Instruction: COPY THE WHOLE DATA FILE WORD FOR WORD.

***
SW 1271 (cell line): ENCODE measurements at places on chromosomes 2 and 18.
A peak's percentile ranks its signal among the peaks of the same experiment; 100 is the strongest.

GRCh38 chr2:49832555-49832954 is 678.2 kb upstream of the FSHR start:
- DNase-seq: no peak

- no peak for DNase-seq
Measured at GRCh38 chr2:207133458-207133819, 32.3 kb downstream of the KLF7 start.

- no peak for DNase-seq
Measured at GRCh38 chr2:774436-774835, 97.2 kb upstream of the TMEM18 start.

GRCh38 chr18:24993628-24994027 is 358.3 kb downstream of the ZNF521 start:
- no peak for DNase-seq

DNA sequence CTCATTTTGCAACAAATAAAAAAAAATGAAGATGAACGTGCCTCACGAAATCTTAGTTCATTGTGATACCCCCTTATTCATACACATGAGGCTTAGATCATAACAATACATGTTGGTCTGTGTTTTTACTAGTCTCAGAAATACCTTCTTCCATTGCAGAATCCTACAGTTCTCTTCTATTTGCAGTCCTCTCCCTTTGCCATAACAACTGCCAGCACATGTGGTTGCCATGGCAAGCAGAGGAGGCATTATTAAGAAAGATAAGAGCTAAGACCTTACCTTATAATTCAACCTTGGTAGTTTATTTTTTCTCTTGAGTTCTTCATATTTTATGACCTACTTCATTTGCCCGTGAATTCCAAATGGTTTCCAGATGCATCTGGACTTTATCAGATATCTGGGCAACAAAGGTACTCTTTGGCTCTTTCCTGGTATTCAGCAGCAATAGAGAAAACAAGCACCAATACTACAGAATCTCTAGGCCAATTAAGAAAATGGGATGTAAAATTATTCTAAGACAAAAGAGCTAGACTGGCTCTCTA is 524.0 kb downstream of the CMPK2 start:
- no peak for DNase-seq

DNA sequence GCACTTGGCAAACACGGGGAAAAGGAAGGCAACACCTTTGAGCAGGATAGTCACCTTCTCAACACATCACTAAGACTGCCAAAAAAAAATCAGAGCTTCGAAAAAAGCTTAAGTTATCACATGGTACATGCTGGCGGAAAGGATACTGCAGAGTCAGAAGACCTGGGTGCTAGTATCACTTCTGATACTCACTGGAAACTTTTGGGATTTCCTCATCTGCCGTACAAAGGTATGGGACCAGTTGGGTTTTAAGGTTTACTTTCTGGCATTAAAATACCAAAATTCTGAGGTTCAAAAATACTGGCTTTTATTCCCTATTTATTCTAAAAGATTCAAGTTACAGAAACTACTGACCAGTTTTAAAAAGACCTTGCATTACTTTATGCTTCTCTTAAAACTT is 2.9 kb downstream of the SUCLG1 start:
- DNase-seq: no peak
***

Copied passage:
SW 1271 (cell line): ENCODE measurements at places on chromosomes 2 and 18.
A peak's percentile ranks its signal among the peaks of the same experiment; 100 is the strongest.

GRCh38 chr2:49832555-49832954 is 678.2 kb upstream of the FSHR start:
- DNase-seq: no peak

- no peak for DNase-seq
Measured at GRCh38 chr2:207133458-207133819, 32.3 kb downstream of the KLF7 start.

- no peak for DNase-seq
Measured at GRCh38 chr2:774436-774835, 97.2 kb upstream of the TMEM18 start.

GRCh38 chr18:24993628-24994027 is 358.3 kb downstream of the ZNF521 start:
- no peak for DNase-seq

DNA sequence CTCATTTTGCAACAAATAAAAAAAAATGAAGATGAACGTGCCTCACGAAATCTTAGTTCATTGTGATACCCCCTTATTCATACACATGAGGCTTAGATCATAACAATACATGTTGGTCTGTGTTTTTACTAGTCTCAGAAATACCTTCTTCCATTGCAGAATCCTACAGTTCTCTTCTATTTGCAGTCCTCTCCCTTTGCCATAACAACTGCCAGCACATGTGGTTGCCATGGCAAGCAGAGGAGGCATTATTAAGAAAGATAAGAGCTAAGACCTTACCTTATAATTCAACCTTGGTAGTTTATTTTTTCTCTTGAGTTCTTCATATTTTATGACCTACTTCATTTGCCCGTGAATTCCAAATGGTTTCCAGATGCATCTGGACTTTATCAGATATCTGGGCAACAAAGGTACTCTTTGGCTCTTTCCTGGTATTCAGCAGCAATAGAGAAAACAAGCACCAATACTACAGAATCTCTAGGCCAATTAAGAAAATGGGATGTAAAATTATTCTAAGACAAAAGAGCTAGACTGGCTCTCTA is 524.0 kb downstream of the CMPK2 start:
- no peak for DNase-seq

DNA sequence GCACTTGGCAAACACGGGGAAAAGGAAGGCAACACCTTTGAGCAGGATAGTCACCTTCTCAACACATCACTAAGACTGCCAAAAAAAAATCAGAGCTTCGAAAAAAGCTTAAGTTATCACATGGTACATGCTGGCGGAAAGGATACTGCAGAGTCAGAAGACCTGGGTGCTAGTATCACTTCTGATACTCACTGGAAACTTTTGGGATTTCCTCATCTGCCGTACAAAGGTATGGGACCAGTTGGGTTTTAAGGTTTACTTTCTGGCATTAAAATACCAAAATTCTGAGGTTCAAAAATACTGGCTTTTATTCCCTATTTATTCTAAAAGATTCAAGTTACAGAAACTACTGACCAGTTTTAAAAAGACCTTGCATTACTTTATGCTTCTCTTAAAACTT is 2.9 kb downstream of the SUCLG1 start:
- DNase-seq: no peak